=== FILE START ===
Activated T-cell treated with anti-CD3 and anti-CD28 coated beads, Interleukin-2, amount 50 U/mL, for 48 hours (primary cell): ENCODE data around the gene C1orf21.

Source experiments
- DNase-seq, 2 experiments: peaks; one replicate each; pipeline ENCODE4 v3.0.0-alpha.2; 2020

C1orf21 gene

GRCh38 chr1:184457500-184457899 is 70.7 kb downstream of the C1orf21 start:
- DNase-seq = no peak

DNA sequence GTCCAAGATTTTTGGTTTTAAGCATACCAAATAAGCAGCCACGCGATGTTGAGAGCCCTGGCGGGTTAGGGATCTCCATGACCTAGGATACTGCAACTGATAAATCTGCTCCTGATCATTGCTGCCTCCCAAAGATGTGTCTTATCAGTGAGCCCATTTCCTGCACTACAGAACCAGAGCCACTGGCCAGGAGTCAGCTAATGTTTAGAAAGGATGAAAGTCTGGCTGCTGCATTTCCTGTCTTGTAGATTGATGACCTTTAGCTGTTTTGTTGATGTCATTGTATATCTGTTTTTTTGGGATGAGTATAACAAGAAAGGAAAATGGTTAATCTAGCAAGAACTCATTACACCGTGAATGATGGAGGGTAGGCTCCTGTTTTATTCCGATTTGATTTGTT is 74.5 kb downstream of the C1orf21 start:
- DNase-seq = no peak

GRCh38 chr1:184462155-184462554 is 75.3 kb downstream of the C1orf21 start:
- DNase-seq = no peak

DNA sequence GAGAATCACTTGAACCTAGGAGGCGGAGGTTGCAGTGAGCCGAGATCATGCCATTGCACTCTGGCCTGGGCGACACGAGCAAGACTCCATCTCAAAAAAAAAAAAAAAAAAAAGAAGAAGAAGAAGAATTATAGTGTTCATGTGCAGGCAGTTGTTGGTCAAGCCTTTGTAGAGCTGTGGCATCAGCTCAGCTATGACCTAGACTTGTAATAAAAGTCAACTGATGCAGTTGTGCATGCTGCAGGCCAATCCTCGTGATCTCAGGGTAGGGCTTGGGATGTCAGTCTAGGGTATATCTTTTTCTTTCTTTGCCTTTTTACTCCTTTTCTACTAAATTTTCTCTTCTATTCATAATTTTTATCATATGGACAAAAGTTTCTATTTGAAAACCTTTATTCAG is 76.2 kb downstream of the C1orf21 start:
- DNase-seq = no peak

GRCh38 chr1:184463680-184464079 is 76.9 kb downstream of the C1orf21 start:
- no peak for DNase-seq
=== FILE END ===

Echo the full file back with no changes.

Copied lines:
Activated T-cell treated with anti-CD3 and anti-CD28 coated beads, Interleukin-2, amount 50 U/mL, for 48 hours (primary cell): ENCODE data around the gene C1orf21.

Source experiments
- DNase-seq, 2 experiments: peaks; one replicate each; pipeline ENCODE4 v3.0.0-alpha.2; 2020

C1orf21 gene

GRCh38 chr1:184457500-184457899 is 70.7 kb downstream of the C1orf21 start:
- DNase-seq = no peak

DNA sequence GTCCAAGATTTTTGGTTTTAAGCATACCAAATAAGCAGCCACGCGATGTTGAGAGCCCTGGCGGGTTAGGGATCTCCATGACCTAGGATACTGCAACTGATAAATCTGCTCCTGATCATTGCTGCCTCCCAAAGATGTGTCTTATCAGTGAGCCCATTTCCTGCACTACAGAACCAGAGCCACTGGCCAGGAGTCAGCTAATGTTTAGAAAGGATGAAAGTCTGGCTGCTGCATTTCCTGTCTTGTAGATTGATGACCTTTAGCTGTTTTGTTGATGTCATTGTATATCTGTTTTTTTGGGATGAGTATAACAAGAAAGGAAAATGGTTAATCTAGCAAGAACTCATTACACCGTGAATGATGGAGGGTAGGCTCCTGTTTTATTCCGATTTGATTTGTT is 74.5 kb downstream of the C1orf21 start:
- DNase-seq = no peak

GRCh38 chr1:184462155-184462554 is 75.3 kb downstream of the C1orf21 start:
- DNase-seq = no peak

DNA sequence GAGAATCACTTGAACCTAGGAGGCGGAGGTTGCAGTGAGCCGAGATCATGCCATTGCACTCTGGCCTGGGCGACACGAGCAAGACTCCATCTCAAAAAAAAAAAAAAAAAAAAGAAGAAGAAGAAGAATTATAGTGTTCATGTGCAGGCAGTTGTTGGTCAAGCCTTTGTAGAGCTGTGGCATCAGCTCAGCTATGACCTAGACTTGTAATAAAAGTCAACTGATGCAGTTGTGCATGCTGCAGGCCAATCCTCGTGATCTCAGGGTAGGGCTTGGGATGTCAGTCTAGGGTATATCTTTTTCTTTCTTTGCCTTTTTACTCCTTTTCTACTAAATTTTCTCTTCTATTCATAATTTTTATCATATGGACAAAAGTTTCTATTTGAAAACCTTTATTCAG is 76.2 kb downstream of the C1orf21 start:
- DNase-seq = no peak

GRCh38 chr1:184463680-184464079 is 76.9 kb downstream of the C1orf21 start:
- no peak for DNase-seq